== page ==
Network Rail said there were scores of “inaccuracies and deficiencies” in the vote of signal workers who backed a walkout with a majority of 54%.

Charles Bear QC, representing the company, said “the union fell short in multiple respects” of the Trade Union and Labour Relations Act of 1992.

Frederic Reynold QC, for the union, said the RMT went to “very considerable lengths” to ensure that the ballot was accurate. But Mrs Justice Sharp ruled there were sufficient grounds for granting the injunction.

It does not affect a separate dispute involving maintenance workers who still plan to go ahead with strikes next week. This is expected to cause only minor disruption.

The union is now expected to organise a new ballot of signal workers.

The dispute was prompted by concerns over Network Rail’s plan to cut 1,500 jobs and increase evening and weekend maintenance work.

Network Rail’s successful challenge follows a similar tactic adopted by British Airways when it turned to the courts to avert a threatened strike by cabin crew over Christmas.

The legal challenge forced Unite to reballot its members over a strike. The walkouts went ahead earlier this month after the second vote, but the delay gave BA more time to prepare contingency plans to break the strike.

Network Rail said the irregularities in the vote included:

  • balloting 11 signal boxes that have been closed for years
  • recording more votes than employees in 67 locations
  • failing to ballot 26 workplaces involving 100 staff
  • balloting 12 locations where staff were ineligible to vote.

Bob Crow, general secretary of the RMT, said the legal challenge was a “scandalous attempt” to use anti-union laws to prevent the workers exercising their right to strike.

The union expressed disgust at the order and said it would organise another ballot.

Crow said: “This judgment is an attack on the whole trade union movement and twists the anti-union laws even further in favour of the bosses.

“Workers fighting for the principle of a safe railway have had the whole weight of the law thrown against them. Our executive will meet this evening with a recommendation for a re-ballot.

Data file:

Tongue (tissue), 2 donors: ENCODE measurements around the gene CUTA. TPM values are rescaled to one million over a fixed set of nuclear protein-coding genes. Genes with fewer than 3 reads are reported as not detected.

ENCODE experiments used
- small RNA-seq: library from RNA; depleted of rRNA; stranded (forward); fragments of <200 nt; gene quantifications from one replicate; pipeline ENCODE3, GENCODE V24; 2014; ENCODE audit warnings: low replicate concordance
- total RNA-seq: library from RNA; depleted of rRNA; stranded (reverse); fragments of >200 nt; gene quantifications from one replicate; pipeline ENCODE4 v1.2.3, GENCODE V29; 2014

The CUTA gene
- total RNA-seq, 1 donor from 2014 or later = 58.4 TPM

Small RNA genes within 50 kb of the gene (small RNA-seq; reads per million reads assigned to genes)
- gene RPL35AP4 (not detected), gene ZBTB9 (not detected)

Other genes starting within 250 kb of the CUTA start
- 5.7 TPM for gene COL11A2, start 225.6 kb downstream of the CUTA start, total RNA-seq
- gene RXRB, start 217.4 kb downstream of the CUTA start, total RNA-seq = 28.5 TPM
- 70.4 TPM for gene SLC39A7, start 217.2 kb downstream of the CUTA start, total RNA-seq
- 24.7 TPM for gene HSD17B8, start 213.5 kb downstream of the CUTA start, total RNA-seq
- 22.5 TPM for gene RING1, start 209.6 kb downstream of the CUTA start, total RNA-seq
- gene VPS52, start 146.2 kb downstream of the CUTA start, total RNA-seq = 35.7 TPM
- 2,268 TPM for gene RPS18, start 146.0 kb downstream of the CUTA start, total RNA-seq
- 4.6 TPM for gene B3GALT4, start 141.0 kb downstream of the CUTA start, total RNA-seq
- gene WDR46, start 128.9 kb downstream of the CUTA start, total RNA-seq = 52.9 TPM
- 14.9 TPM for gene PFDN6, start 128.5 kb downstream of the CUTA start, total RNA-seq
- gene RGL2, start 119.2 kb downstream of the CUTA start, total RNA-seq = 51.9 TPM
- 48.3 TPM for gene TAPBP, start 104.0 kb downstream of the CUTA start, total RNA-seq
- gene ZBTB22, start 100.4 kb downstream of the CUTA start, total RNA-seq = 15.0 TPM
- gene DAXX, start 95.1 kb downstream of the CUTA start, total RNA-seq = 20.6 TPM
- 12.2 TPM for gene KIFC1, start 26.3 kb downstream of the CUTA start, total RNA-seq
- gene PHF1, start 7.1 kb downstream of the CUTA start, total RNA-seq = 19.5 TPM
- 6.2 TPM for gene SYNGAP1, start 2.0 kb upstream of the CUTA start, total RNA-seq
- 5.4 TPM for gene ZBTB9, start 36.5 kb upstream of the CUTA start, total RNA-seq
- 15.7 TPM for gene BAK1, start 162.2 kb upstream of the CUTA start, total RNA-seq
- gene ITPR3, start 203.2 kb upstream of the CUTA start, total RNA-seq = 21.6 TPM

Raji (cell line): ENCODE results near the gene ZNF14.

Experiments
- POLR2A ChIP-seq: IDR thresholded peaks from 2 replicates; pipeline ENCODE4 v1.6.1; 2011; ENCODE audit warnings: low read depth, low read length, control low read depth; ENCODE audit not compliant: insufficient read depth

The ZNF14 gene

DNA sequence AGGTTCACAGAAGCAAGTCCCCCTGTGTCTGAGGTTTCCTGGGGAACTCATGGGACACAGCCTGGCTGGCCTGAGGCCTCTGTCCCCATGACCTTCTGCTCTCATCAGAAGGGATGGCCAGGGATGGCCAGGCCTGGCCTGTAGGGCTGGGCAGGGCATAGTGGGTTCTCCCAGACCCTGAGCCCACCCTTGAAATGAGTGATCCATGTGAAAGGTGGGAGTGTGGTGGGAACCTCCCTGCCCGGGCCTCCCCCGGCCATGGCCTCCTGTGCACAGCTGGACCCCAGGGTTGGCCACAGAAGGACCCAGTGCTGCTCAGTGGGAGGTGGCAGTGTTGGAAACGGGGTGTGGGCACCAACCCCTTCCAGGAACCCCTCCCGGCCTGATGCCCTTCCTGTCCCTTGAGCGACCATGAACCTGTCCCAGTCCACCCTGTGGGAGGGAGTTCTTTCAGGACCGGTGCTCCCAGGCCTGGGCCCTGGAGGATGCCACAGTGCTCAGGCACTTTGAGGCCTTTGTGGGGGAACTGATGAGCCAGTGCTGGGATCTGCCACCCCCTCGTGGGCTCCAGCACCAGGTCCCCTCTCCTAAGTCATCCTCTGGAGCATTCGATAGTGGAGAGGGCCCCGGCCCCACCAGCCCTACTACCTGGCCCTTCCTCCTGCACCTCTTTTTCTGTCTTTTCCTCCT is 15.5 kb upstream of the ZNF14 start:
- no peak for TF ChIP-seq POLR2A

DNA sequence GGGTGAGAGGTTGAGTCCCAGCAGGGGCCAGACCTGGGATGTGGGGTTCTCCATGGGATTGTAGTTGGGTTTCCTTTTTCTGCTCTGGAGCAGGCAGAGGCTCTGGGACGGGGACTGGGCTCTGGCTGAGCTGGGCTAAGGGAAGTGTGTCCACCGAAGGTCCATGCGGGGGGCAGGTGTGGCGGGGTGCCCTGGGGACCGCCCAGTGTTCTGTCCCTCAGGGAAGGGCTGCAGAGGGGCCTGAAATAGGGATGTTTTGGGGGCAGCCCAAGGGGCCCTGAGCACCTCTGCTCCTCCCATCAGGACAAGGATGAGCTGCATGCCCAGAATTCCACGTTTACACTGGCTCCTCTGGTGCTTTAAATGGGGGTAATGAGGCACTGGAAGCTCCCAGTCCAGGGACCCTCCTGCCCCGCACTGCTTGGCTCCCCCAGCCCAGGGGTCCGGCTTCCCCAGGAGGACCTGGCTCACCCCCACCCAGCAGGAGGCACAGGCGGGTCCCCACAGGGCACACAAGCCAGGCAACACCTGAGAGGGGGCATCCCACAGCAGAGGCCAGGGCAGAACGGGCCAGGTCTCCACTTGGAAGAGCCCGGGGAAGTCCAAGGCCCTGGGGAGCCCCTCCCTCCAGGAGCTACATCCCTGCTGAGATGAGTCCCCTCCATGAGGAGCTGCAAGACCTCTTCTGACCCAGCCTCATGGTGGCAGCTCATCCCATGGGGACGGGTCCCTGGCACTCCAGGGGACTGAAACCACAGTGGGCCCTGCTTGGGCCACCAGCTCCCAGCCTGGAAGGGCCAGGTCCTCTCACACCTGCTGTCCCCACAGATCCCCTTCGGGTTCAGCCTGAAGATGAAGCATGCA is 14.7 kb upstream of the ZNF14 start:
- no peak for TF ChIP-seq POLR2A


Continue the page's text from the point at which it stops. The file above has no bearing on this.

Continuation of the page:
“Our fight for safe working practices on Britain’s railways goes on.”

BA Militants And A Plot To Control Labour

(Daily Mail) – MILITANTS BEHIND THE BRITISH AIRWAYS STRIKE have a secret agenda to take control of the Labour Party, the Daily Mail has revealed.

The hard-Left clique which runs the giant Unite union plans to ‘reclaim or re-found’ Labour, dumping Blairite policies in favour of old-style socialism.

They believe that, because Labour needs union cash to stay afloat, Unite can control its political direction.

The plot is revealed in a series of astonishing emails from Graham Stevenson, a senior Unite official who is also on the executive of the British Communist Party.

Crucially, they show Unite is taking ‘strategic’ direction from the communists on both the BA strike and the overthrow of New Labour.

One email proclaims: ‘The Labour Party is simply broke. As millionaires desert, it has been forced to go back to the unions for funding. We will have a huge number of MPs who are members [of Unite].

‘In the past unions had large parliamentary groups but few MPs actually bothered to take account of our policies. This will change!’

Since Gordon Brown became leader, Unite has given Labour £11million – 25 per cent of its income – and saved it from bankruptcy. Unite is funding 148 Labour seats at the General election at a cost of £460,000.

Thirteen members of the Cabinet – half of the total and including Mr Brown – have received a total of £33,000 from the union. Some 167 Labour MPs and candidates are members of Unite, prompting accusations from the Tories that Mr Brown is in danger of relinquishing power to a ‘militant tendency’.